ในห้อง 'Buddhism' ตั้งกระทู้โดย roserasa, 26 ตุลาคม 2012.
pictures of Buddha words from face book
you can share forward thank you
visit website words of Buddha
The words of the Buddha
Access to Insight
visit website words of Buddha in Thai and English
พุทธวจน : วัดนาป่าพง
[ame=http://www.youtube.com/watch?v=Z_owaPObeS4&list=UUdD1ICsaDIZUA8qK24pxBig&index=1]Heaven Letters January-26-2013 - YouTube[/ame]
When you are working through turmoil, don't stir the pot with your attention. As much as you can, let go of the turmoil. You don't have to have it. You certainly don't want to moil your situation, going over it again and again in your harried mind. Let it go, beloveds. What is, is. What is not, is not. That you thunder the situation in your mind over and over again is not in your best interest. Let it go. Let your attachment to your rightness go. And if you should feel that you made an error, let that go too. Let your recollections of your turmoil go.
You may feel overwrought. You feel more than disappointment, yet you feel disappointment. How could this, whatever it is, happen? And, yet, you well know there are much greater disappointments you could be experiencing. Look at it this way. This may be a predicament you are facing, yet it is not fatal. You may just find yourself moseying along on a different road from the road you had thought. Perhaps a road you never wanted to go on, perhaps a road you never saw coming.
There has been a glitch, a glitch in your grasp on the course you had been on. Maybe this was the course for you for a while, or even for a long time, and yet it may well not be the course for you now. Maybe it is your marriage. It was oh so good, or it never was good, or you thought it was good and you were astonished when what you thought was going to be forever dropped through the floor. Change happened. You came to grips with something you didn't want to come to grips with. You may see yourself standing at the edge of a cliff in your life. You can't go back, and you don't know how to go forward. You are afraid to jump, and you can't stay where you are.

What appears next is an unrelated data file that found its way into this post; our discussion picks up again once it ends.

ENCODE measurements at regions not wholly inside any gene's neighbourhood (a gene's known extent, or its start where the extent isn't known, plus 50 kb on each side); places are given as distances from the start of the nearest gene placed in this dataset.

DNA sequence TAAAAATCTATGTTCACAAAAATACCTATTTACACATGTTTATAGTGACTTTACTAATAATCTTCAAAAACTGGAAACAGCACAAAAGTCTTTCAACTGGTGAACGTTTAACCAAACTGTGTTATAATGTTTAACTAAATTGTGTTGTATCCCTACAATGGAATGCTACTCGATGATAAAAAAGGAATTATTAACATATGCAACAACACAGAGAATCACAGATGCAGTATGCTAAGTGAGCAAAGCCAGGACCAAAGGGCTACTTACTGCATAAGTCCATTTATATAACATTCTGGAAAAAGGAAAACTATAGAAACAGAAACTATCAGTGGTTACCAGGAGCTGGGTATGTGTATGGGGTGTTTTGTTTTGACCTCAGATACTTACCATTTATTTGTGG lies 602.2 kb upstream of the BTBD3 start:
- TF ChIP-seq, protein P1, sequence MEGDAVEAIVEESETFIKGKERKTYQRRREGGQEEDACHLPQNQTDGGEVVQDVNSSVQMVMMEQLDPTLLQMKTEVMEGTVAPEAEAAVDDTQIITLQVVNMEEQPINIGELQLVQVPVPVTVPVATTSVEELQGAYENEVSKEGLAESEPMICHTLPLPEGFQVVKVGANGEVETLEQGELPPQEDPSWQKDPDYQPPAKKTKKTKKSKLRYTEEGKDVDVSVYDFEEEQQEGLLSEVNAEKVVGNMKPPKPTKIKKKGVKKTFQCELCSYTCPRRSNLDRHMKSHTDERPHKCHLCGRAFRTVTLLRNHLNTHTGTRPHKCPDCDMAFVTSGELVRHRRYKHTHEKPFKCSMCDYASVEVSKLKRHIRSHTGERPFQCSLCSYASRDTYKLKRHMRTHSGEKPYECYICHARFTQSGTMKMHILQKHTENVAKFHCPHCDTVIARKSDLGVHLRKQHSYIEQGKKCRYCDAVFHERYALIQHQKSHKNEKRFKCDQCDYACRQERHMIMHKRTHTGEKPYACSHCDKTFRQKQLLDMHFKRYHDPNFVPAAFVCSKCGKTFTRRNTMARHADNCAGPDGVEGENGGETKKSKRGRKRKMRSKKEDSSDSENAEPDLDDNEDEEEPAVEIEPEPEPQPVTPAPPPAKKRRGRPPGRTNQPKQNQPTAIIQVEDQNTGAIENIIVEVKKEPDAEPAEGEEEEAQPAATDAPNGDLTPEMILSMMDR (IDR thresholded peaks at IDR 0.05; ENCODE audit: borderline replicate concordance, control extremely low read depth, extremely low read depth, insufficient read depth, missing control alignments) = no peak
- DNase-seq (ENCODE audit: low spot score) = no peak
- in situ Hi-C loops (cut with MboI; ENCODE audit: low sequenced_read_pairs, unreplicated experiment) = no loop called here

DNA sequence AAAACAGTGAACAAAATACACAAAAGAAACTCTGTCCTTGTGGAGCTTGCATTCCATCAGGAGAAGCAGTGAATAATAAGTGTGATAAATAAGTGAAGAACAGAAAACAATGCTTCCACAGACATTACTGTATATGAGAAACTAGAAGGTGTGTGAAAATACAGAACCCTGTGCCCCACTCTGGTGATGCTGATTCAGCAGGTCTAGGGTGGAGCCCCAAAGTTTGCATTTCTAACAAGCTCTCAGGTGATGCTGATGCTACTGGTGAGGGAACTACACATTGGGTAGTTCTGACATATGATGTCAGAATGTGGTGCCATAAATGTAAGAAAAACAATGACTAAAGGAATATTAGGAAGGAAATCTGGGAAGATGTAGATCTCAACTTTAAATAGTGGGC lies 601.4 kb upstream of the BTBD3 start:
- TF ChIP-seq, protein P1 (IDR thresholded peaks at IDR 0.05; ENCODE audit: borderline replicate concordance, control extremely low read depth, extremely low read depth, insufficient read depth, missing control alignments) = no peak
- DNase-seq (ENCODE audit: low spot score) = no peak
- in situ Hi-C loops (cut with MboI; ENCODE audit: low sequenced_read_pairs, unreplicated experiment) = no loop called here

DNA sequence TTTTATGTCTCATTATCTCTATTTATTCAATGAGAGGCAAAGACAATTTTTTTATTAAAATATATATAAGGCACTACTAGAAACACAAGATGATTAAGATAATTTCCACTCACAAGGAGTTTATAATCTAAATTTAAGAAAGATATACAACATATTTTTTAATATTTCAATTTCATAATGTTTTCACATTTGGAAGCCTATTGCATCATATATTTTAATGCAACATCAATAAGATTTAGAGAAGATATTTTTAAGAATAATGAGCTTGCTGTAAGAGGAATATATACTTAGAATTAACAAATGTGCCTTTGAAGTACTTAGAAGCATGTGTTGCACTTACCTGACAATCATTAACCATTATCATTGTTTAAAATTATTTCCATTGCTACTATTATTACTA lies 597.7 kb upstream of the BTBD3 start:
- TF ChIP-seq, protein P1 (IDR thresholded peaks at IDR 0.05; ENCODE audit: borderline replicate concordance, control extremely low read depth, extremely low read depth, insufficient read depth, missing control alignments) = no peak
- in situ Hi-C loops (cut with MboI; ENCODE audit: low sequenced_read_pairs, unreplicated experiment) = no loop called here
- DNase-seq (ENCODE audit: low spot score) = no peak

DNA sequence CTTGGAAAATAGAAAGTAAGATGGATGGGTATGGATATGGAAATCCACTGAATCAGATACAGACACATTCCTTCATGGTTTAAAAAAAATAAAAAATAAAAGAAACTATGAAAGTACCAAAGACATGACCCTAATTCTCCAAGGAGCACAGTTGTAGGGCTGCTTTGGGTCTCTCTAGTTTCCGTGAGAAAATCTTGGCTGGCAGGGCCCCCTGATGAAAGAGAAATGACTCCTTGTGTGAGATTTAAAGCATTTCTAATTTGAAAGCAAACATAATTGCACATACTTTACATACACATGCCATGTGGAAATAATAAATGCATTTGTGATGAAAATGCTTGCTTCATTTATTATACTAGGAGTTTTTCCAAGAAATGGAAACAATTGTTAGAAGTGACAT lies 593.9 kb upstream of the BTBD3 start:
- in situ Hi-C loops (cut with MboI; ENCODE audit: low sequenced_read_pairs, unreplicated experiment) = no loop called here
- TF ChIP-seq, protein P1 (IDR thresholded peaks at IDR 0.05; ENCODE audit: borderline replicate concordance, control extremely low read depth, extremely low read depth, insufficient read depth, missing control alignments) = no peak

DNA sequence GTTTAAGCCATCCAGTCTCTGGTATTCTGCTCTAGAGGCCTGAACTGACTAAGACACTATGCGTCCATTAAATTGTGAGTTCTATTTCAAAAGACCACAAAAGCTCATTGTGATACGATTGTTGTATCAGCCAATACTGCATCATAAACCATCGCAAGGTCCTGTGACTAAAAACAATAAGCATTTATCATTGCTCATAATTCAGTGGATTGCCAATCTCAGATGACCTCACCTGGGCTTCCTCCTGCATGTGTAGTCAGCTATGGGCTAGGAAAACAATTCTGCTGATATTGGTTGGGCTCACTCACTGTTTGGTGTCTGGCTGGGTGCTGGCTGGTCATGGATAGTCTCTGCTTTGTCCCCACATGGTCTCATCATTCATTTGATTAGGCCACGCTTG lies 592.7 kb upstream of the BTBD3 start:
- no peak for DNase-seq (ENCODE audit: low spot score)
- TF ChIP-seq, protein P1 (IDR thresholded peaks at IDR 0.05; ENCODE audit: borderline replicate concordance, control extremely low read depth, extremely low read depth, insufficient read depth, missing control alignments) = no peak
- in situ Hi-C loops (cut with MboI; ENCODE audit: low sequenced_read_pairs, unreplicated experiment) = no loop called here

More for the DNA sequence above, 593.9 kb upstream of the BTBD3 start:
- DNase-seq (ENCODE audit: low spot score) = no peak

Then you may go into a song and dance about what you should have done way back and what you shouldn't have done, and you have dismay, and you have regret. You do know the folly of regret, yet that doesn't seem to stop you from having it.
Okay, so you regret some choices you made. And now you may be forced to make a choice that you don't want to. Sometimes there is no choice you want to make. Sometimes you can't even see alternatives. You seem to face a blank wall.